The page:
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Irish Prisons

Are prisoners being freed temporarily to relieve overcrowding?

Fianna Fáil believes that temporary release is being used to ease overcrowding in some prisons.

OVER 600 PRISONERS were on temporary release on a single day earlier this month.

Although the number is not unusual in present circumstances – there were 642 prisoners in temporary release on one day in September – Fianna Fáil believes that some prisoners are being allowed out on temporary release in order to relieve overcrowding.

The latest figures show that 3 November there were 608 prisoners on temporary release across the prison system.

Over a third of those were on structured temporary release programmes such as the Community Return Programme or Community Support Scheme.

Prisons breakdown

Those on temporary release on that day include three people convicted of homicide, one convicted for a sexual offence and 173 for controlled drug offences.


Separate figures show pressure on bed capacity in Mountjoy and Cork prisons where there are concerns about overcrowding.

On 31 October this year the female prison in Mountjoy was at 109 per cent capacity with 114 women in custody compared to 105 available beds.

While in Cork there were 219 prisoners to 210 beds representing 104 per cent of bed capacity.

Prison capacity

On 3 November, 43 women in Mountjoy were allowed out on temporary release while in Cork prison 123 prisoners were allowed on temporary release.

Fianna Fáil’s justice spokesperson Niall Collins said: “This Government has failed to overhaul an expensive, ineffective and outdated penal system. The figures for temporary release show that our prisons are struggling to cope with reduced resources and a lack of leadership from the Government parties in reforming that system.”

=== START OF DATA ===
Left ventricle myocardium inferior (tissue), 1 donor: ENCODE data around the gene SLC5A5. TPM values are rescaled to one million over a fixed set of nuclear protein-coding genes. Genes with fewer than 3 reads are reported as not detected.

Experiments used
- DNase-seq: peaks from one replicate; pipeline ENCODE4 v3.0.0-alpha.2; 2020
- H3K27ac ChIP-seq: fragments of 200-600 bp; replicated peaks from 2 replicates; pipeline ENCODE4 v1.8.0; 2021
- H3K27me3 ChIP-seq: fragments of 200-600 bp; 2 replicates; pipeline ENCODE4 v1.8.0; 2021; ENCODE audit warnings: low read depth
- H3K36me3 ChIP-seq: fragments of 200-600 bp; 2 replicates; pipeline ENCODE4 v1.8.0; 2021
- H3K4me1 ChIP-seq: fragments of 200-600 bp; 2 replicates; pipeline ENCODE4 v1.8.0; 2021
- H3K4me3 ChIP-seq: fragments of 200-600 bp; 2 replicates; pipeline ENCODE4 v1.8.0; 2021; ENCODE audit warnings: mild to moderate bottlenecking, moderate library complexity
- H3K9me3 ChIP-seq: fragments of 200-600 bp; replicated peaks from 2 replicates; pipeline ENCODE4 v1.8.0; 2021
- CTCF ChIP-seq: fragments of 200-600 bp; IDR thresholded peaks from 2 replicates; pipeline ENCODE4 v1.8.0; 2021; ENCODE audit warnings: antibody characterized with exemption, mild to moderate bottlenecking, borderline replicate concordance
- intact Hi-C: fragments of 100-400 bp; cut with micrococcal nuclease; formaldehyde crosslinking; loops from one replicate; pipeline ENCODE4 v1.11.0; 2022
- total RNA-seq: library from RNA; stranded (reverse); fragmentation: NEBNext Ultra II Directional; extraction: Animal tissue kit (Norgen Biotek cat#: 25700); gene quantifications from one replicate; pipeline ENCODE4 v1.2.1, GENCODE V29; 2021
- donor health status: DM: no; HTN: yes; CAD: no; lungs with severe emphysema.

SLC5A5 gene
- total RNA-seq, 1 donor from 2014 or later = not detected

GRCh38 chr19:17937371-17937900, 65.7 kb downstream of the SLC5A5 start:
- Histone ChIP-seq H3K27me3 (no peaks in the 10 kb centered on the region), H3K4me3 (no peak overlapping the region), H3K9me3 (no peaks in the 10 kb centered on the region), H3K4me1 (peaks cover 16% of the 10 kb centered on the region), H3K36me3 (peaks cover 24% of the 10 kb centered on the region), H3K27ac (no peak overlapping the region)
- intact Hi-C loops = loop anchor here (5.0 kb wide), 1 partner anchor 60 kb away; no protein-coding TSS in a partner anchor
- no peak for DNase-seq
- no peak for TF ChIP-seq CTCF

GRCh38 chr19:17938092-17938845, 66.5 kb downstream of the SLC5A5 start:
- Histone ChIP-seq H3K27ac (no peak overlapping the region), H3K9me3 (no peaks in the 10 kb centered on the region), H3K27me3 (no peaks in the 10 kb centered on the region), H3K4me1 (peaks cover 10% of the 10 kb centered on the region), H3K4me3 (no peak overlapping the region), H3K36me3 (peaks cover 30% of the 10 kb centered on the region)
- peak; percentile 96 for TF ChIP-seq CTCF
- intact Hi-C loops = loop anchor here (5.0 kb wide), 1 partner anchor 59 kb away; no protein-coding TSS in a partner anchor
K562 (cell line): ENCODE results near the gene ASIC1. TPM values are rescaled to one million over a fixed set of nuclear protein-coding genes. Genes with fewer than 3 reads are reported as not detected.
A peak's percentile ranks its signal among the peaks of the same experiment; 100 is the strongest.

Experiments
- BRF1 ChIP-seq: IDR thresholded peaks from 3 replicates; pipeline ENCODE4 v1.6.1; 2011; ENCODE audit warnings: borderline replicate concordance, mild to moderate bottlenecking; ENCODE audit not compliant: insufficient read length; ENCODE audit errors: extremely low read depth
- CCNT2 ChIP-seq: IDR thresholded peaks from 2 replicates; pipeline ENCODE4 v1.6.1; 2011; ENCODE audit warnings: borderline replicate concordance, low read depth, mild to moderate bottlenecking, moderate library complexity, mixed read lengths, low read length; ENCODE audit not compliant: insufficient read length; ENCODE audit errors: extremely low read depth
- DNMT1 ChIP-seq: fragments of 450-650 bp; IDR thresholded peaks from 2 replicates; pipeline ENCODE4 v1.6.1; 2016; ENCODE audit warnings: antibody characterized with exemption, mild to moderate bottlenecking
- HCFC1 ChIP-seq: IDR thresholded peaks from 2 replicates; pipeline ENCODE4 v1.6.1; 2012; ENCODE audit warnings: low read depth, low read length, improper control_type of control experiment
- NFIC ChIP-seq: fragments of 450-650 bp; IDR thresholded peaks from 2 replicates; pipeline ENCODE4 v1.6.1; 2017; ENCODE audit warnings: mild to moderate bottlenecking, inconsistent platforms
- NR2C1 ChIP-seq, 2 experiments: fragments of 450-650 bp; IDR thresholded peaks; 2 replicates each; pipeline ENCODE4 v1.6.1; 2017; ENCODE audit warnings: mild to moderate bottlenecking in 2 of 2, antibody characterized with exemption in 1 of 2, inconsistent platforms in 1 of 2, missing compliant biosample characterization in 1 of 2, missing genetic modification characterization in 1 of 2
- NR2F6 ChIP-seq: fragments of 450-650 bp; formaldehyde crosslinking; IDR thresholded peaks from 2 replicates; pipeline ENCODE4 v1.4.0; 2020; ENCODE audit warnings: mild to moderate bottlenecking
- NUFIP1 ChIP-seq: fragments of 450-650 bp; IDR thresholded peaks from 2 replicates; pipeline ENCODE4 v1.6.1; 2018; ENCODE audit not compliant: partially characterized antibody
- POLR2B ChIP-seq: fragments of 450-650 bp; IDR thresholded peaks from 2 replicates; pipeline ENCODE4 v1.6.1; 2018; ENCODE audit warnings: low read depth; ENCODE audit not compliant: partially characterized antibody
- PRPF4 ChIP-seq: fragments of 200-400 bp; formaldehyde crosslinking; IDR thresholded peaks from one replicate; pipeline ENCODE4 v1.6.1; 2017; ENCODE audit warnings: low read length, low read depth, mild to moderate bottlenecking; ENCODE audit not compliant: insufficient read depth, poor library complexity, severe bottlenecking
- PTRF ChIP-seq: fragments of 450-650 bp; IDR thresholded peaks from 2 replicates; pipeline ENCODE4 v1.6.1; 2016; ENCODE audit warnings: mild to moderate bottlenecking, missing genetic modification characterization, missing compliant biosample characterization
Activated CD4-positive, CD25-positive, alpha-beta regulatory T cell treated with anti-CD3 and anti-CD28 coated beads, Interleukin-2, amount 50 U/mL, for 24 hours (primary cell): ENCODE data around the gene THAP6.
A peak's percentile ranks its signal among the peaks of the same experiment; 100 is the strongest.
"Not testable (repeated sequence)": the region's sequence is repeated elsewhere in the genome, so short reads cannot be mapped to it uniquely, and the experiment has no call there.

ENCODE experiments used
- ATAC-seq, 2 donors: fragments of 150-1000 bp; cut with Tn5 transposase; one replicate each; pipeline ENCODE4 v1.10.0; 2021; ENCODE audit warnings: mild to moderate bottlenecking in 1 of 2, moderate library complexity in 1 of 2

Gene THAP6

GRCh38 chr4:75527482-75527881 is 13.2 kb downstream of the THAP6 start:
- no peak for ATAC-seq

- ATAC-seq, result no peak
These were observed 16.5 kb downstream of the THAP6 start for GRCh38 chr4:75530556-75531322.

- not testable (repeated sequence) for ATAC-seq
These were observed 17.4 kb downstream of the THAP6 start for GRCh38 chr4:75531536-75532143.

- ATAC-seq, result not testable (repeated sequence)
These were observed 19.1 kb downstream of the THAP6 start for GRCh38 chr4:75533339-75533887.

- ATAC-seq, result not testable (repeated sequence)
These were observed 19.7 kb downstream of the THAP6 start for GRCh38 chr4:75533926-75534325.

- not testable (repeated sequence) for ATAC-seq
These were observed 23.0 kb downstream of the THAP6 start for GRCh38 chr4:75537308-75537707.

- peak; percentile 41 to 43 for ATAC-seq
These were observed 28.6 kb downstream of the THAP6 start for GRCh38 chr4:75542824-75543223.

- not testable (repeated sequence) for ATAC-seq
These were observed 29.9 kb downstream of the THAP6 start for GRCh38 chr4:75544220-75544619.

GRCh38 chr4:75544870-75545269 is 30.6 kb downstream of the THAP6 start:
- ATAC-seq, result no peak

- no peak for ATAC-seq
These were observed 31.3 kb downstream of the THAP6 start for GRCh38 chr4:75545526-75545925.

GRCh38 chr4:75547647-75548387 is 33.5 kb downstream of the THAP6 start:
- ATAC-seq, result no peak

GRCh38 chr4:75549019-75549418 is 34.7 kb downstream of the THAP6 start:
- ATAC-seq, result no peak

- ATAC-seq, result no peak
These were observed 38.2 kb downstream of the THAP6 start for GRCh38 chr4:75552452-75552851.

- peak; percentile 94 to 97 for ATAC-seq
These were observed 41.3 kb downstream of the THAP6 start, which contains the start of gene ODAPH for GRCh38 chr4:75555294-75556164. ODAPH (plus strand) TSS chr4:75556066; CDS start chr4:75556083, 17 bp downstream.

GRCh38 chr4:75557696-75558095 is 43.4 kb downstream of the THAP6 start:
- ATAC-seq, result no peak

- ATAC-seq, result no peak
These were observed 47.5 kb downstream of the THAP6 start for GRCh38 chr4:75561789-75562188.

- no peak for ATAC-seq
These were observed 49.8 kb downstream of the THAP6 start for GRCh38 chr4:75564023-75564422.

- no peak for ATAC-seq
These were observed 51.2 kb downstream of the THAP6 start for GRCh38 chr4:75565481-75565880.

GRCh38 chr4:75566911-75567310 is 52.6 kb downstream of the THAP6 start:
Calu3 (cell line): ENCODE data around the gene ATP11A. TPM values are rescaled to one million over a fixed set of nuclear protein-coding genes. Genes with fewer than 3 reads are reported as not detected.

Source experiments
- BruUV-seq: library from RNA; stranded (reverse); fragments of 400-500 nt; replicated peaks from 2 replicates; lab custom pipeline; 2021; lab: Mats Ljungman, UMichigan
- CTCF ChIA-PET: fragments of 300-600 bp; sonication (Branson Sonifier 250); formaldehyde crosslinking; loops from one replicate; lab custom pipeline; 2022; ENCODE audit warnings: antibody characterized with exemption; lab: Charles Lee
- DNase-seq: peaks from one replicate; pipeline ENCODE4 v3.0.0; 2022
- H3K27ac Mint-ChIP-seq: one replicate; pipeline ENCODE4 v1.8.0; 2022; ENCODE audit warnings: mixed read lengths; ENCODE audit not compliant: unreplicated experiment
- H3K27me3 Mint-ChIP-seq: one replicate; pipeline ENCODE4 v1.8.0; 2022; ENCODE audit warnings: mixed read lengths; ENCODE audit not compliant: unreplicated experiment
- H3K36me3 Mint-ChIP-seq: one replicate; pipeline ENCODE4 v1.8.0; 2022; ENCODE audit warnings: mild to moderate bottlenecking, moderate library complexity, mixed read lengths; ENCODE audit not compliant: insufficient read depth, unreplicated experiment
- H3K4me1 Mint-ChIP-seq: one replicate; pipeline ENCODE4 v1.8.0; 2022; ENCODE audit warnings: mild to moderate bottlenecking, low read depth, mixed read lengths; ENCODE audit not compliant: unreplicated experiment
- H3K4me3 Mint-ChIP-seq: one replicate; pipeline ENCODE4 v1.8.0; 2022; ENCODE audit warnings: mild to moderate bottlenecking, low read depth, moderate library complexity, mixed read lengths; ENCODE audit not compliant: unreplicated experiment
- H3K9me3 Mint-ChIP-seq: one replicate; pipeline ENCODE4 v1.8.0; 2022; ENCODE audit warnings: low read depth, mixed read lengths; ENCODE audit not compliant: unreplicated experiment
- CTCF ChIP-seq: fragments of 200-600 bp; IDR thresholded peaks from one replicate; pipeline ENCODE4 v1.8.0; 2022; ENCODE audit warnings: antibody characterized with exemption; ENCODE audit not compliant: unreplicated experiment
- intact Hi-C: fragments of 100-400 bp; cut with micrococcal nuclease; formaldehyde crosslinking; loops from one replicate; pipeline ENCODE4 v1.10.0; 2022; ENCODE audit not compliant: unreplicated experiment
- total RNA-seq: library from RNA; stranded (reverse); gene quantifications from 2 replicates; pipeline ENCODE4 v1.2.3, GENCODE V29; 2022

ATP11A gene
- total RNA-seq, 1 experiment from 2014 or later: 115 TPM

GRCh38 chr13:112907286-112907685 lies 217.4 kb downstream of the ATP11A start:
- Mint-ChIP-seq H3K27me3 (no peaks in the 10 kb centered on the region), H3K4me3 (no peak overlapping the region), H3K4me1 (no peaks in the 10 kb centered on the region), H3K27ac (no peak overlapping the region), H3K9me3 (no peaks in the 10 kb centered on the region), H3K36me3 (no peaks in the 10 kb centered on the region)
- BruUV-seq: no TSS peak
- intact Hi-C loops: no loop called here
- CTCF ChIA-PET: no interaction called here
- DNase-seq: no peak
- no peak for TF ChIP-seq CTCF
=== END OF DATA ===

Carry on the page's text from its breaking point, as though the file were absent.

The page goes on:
Collins said the government has failed to take on board a report on penal reform by the Oireachtas Justice Committee and the recommendations in the review of penal policy published earlier this year.

‘Real and tangible benefits’

In her response to parliamentary question, the Justice Minister Frances Fitzgerald said that the basis for making decision on temporary release take into account various factors including the gravity of offence, the amount of sentence served and a person’s conduct in prison.

Fitzgerald pointed out that 9 out of 14 prisons in the country have complied with the Inspector of Prisons guidelines that there be a maximum of 3,976 people in custody.

She also said there has been a nearly 20 per cent decrease in the number of prisoners in custody since the government came to office over three years ago.

Fitzgerald has said previously that the Community Return Programme was delivering “real and tangible benefits to the State” by saving prison spaces and moving away from the unstructured release of prisoners.

Responding to the publication of the Penal Policy Review Group report in September Fitzgerald said that future penal policy must have two key goals: “The societal need for punishment to be served must be met. But the proven potential to reduce crime through reducing re-offending must also be grasped.”

Read: Here’s how many prisoners were given temporary release since 2009 … and never came back

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